Vincent Wynter – An Appreciation

Pioneering union organiser and long-serving public representative

Vincent Wynter: quick wit and easy charm won him friends across the political divide.

Vincent Wynter: quick wit and easy charm won him friends across the political divide.

 

Vincent Wynter, who was born on July 20th, 1926, was a prominent figure of the Labour movement in the Midlands for over five decades. He died at his home, aged 91, on January 2nd, surrounded by his family, who remained the centre of his long and eventful life.

A veteran of Jim Larkin’s Workers Union of Ireland, a pioneering union organiser and a long-serving public representative, Vincent was a proud Corkman in permanent exile among the plains of Offaly.

His home, “Carrighdoun”, on the Clonminch Road, represented a little bit of Cork in the heart of his adopted county. The well-known ballad – and the place – occupied a special place in Vincent’s heart, since his father sung it to him the night before he died.

A devout Catholic, Wynter had a strong sense of social justice and saw socialism and Christian values as twin elements of his faith.

On leaving the Presentation Brothers in Cork, he had trained as a horticulturalist at Pallaskenry Agricultural College, Co Limerick. His introduction to trade union activism was organising his fellow workers at the Botanic Gardens, Dublin.

Anger at working conditions in Glasnevin led him to join the radical Number 2 branch of the Workers Union of Ireland (WUI) and he quickly came to the attention of the general secretary, Young Jim Larkin.

He served as branch chair from 1959 to 1962 and commenced his full-time trade union career in Offaly in 1962. He quickly immersed himself in the local Labour party and in community life.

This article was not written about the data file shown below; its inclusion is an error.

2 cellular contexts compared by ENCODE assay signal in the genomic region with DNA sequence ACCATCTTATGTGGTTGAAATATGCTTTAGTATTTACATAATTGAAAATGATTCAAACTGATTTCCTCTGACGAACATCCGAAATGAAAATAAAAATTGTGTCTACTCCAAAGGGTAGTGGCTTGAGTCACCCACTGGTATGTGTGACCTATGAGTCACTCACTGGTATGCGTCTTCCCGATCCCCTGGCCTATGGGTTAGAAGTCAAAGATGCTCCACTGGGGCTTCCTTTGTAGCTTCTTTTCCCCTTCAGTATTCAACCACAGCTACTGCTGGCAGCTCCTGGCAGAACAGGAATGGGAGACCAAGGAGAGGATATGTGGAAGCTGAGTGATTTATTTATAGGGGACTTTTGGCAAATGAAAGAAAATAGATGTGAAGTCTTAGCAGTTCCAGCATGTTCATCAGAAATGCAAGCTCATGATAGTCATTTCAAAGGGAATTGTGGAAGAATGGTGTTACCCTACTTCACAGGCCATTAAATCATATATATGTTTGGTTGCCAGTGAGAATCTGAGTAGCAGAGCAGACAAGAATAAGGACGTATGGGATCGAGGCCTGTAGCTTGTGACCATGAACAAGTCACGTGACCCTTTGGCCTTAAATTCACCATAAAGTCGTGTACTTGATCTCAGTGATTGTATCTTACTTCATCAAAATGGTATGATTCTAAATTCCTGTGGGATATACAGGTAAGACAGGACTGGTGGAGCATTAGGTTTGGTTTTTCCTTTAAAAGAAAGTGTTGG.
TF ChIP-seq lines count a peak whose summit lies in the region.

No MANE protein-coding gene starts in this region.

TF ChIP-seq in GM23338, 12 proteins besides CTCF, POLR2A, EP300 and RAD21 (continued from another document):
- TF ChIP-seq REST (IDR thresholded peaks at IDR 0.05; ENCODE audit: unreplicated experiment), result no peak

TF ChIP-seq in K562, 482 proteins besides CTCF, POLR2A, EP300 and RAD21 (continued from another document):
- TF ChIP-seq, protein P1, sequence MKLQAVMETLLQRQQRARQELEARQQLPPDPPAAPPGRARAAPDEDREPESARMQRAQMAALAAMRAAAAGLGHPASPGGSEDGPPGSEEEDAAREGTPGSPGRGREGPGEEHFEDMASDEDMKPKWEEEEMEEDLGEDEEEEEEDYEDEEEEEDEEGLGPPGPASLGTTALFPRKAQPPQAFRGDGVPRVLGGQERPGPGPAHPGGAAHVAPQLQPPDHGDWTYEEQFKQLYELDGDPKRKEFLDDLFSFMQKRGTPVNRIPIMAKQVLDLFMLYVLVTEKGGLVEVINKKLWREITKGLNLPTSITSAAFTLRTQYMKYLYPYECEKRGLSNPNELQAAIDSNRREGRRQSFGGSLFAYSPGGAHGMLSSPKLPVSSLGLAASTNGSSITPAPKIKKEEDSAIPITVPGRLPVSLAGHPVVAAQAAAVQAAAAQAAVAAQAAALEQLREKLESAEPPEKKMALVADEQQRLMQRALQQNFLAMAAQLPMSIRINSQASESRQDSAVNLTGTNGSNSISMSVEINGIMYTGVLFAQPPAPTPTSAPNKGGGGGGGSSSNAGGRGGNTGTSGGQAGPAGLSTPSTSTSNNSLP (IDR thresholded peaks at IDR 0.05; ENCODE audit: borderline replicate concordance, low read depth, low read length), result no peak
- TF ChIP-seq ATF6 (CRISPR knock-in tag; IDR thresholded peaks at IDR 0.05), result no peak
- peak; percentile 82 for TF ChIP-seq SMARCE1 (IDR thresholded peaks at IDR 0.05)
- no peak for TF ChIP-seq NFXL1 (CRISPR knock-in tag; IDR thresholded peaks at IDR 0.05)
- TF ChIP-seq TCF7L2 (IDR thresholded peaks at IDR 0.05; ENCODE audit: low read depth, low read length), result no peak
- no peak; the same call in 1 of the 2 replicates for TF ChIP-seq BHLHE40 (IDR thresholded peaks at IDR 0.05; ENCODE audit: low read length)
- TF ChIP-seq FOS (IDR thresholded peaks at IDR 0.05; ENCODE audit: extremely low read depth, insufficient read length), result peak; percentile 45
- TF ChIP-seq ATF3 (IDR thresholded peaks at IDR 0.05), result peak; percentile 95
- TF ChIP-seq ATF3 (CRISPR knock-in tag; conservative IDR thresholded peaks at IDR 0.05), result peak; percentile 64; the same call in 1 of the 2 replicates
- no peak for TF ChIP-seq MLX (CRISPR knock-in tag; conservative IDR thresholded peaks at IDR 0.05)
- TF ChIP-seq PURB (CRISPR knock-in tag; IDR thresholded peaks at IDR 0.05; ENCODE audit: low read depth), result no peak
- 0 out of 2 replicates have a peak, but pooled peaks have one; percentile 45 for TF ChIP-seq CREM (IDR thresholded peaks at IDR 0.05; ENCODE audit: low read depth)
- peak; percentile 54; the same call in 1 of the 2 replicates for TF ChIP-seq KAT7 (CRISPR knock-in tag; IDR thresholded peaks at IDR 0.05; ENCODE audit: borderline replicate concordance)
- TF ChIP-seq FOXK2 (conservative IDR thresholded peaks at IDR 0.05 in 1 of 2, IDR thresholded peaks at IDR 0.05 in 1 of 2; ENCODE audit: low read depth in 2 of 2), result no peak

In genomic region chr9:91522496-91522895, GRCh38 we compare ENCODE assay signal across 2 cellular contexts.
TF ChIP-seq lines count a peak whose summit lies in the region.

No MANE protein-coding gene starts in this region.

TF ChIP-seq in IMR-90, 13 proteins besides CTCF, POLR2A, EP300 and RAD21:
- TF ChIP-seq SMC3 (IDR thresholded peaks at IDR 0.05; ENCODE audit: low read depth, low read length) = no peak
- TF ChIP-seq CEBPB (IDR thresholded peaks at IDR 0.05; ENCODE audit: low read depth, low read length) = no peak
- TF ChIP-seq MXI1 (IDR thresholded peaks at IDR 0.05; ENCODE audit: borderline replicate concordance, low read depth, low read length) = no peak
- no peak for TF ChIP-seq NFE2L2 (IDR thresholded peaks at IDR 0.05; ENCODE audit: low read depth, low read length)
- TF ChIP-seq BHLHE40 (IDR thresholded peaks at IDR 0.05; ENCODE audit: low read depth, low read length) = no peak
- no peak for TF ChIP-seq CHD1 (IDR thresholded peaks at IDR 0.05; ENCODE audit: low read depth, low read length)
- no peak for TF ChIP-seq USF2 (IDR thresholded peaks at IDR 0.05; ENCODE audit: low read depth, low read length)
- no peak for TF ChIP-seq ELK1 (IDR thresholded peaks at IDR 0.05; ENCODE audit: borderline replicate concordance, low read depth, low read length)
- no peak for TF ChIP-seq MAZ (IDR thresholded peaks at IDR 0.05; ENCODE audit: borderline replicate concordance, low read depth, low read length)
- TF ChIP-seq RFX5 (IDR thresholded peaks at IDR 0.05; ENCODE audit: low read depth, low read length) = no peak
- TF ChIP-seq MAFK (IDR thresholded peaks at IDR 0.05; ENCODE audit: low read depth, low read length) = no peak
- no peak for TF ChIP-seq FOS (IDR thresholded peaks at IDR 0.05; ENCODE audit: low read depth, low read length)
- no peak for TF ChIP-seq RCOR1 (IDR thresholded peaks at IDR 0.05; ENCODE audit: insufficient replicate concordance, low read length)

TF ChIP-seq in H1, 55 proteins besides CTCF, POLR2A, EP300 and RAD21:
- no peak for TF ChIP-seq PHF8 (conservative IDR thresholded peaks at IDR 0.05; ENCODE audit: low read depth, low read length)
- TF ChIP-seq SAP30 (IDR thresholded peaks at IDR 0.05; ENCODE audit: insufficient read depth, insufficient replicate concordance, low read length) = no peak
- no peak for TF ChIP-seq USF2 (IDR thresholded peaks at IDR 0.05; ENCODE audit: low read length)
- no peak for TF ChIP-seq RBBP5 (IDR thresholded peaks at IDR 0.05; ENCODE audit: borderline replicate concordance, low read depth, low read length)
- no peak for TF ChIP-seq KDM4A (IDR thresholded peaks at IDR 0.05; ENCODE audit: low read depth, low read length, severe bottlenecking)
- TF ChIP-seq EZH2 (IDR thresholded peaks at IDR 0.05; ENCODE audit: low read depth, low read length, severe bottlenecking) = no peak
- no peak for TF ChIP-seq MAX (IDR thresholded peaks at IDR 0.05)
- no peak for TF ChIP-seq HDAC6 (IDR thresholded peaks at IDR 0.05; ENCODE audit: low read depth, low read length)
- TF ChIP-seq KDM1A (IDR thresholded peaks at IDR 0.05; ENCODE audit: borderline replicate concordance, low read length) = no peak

As central area secretary and chairman of the Bord na Móna Group of Unions, he played a pivotal role in defending workers in the semi-State sector. He had a stellar career as a union official at the WUI and later at the Federated Workers Union of Ireland (FWUI). In time we would go on to join the board of Bord na Móna. He was a founder of the Tullamore and District Council of Trade Unions and represented workers in the major industrial and manufacturing sectors in the region with characteristic determination.

He was a tough, fair negotiator who struck a hard bargain but won the respect of management for his strong principles and work ethic.

It was no small achievement for an “outsider” to secure a Labour seat on Tullamore Urban District Council and Offaly County Council. He faced stiff internal competition from the likes of Pat English, Lar Byrne and Ernie Maguire, not to mention formidable opposition from Fianna Fáil and Fine Gael, but Vincent enjoyed a long if precarious political career even when the tide was against the party in Laois/Offaly.

He could be tough and uncompromising in political debate but knew also the value of building cross-party alliances. His quick wit and easy charm won him friends across the political divide.

As a member of Offaly VEC he made a significant contribution to the development of vocational education; his studies at the Catholic Workers’ College and the People’s College stood him in good stead and he was a strong advocate of adult education. In retirement, Vincent devoted time to gardening, to reading and to writing verse, founding the Tullamore Poetry Group and was later was a supporter of the Tullamore Rhymers.

The death of his son Francis was a major blow to Vincent, who is survived by Bernie, daughters Mary and Deirdre and son Vincent.